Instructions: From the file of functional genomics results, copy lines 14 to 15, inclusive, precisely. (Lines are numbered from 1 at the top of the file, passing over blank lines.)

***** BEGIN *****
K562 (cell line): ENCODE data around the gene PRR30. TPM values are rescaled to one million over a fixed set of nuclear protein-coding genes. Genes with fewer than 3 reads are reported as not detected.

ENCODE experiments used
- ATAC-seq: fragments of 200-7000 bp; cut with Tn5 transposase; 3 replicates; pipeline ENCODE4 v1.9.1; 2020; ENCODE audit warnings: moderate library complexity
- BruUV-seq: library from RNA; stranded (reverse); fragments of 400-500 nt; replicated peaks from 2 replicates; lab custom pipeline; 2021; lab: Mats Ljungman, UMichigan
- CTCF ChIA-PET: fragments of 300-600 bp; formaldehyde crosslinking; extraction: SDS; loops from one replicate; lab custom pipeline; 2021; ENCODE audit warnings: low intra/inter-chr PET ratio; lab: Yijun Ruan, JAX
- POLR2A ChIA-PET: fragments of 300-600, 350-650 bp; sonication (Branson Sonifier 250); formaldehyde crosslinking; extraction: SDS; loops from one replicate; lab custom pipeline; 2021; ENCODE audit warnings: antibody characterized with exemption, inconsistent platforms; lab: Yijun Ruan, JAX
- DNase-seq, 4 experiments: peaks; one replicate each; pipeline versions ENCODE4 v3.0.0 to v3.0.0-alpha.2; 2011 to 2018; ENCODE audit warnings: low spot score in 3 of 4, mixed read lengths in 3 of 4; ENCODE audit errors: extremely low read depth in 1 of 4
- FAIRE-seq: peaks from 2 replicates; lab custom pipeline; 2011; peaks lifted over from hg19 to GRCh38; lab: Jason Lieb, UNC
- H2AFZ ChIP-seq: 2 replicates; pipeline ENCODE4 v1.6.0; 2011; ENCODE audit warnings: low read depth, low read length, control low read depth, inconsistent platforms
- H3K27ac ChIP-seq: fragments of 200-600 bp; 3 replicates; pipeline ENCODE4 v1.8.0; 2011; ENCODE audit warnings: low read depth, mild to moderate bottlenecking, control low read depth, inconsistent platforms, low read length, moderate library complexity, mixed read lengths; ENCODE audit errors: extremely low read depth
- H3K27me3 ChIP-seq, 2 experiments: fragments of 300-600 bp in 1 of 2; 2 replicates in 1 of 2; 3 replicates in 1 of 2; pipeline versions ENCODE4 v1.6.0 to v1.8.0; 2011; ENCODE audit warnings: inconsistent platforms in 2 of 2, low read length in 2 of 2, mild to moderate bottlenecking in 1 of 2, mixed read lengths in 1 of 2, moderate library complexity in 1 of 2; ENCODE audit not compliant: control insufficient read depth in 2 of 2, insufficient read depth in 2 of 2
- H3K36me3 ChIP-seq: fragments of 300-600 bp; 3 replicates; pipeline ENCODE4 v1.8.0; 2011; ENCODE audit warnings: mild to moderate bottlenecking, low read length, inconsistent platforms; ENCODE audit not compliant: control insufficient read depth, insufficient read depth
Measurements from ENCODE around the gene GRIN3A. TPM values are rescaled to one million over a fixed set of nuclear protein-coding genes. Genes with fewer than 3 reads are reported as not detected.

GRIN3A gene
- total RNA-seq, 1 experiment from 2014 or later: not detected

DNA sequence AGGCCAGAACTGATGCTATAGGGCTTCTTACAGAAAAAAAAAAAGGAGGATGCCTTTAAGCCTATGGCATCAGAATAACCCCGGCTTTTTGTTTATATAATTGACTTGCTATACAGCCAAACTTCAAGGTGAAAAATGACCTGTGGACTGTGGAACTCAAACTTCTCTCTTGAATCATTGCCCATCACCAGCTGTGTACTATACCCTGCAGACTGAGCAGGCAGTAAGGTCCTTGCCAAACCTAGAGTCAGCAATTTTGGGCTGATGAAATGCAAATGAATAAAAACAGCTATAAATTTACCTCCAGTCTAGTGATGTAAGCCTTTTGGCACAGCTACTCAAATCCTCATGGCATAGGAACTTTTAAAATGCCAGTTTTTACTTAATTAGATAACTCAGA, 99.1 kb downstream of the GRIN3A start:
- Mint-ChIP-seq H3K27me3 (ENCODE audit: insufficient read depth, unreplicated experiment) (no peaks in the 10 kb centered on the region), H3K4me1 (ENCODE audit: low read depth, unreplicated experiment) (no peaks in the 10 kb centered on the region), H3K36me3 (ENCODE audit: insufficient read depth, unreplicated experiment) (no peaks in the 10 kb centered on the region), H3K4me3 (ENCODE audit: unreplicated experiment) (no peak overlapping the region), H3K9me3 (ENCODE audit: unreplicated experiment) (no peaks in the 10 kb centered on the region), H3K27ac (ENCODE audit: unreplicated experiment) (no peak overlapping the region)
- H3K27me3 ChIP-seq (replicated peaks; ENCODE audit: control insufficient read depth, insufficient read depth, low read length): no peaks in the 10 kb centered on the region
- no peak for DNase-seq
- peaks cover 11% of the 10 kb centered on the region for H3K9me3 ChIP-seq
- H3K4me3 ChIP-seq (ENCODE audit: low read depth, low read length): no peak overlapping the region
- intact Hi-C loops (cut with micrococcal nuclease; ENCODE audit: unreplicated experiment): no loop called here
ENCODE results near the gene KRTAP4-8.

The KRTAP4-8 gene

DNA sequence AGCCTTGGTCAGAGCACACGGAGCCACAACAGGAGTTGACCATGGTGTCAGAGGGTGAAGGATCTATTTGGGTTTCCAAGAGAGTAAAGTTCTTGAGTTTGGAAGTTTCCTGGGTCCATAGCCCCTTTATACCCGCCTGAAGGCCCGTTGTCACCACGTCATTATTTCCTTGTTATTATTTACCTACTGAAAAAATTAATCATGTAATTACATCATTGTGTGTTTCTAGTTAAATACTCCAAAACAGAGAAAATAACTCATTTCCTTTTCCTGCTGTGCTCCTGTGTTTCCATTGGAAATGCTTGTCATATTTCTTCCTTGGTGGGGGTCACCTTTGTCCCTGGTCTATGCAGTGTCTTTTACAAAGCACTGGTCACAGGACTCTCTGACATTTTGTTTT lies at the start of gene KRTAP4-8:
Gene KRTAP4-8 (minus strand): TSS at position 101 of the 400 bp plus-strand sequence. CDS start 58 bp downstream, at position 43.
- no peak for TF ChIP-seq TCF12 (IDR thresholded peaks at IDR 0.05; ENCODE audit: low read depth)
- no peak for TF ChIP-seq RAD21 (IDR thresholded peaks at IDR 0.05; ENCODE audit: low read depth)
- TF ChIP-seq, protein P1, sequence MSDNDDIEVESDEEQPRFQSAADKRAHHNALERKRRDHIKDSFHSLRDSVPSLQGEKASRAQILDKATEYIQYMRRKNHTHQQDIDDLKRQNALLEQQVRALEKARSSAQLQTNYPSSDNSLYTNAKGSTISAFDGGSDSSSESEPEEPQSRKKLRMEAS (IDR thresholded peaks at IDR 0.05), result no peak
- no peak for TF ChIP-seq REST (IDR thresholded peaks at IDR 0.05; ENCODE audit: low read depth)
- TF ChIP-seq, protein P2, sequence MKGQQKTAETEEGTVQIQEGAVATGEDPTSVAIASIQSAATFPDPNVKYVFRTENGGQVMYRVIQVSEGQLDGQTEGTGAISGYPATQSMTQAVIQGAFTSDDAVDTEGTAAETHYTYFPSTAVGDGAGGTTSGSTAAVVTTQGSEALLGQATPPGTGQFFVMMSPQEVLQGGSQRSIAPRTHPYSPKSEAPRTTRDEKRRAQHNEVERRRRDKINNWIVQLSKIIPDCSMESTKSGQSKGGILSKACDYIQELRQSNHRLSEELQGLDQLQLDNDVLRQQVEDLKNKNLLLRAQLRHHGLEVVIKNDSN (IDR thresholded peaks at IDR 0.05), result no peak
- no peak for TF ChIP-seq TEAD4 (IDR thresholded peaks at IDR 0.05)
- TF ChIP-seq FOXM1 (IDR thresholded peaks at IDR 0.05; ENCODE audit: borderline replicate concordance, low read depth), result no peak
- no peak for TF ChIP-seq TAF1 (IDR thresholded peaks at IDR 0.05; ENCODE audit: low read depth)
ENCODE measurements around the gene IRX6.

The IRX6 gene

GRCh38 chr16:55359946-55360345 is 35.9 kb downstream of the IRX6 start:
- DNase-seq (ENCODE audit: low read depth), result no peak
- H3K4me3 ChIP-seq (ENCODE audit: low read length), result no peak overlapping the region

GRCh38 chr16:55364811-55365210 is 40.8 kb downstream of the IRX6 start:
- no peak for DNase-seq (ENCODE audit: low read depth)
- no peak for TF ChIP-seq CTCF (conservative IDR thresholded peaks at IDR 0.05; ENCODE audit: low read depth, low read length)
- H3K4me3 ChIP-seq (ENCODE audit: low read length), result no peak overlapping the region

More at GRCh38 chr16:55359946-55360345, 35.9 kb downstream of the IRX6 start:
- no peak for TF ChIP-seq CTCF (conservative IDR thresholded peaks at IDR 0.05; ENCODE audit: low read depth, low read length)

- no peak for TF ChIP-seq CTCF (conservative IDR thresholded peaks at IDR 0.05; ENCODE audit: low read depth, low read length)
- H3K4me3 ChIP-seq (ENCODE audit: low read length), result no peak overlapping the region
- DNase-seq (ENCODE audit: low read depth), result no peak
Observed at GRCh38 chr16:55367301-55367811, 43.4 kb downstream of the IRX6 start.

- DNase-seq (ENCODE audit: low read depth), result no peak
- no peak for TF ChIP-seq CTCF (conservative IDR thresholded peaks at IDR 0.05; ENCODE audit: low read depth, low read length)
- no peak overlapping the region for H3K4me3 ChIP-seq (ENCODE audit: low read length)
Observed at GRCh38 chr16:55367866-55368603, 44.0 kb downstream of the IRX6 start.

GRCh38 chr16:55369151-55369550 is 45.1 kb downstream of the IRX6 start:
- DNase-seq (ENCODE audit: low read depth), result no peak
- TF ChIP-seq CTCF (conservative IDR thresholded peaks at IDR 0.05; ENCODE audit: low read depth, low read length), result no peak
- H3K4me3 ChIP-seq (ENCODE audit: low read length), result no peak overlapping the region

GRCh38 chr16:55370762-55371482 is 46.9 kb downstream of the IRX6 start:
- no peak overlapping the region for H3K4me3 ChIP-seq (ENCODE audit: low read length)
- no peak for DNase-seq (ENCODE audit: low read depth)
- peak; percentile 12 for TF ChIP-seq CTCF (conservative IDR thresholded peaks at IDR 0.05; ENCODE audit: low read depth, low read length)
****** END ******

GRIN3A gene
- total RNA-seq, 1 experiment from 2014 or later: not detected